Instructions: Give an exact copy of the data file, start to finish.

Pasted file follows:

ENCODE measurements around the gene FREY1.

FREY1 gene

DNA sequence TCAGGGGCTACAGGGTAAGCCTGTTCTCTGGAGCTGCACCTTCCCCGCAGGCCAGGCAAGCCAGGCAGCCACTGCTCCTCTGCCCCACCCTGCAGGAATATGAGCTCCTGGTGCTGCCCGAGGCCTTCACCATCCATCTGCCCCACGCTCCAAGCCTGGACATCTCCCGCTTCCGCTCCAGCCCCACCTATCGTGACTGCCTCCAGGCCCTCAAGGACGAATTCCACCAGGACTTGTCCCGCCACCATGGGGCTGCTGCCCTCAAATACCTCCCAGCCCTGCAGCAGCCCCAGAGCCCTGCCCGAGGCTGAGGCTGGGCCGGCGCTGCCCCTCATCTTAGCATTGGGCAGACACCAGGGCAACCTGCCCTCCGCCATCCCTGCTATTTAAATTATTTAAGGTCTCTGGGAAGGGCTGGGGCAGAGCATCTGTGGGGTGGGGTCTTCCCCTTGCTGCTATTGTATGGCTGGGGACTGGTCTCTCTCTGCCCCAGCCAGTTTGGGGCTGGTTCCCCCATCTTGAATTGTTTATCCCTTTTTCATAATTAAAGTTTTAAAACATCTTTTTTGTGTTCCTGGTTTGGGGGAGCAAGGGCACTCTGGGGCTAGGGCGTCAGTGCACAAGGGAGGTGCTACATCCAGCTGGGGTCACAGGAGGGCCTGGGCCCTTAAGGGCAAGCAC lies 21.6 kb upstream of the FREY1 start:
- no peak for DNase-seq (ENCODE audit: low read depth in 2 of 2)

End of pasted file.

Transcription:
ENCODE measurements around the gene FREY1.

FREY1 gene

DNA sequence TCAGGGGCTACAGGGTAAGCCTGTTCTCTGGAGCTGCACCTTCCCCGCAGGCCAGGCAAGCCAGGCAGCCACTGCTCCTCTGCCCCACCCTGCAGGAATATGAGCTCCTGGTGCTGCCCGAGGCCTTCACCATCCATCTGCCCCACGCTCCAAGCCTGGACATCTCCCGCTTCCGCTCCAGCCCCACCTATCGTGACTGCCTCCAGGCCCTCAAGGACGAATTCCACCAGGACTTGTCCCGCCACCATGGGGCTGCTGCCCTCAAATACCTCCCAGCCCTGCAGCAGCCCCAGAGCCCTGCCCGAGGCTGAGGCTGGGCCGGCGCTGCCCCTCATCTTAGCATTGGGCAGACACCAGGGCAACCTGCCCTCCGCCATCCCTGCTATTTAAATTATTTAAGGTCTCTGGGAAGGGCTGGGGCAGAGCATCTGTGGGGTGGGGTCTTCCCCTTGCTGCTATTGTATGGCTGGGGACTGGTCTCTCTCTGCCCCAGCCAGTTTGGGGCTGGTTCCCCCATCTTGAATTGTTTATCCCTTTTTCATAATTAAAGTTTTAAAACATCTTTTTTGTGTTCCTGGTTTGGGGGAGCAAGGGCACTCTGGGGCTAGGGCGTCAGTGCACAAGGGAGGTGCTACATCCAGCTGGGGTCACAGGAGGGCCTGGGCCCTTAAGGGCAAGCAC lies 21.6 kb upstream of the FREY1 start:
- no peak for DNase-seq (ENCODE audit: low read depth in 2 of 2)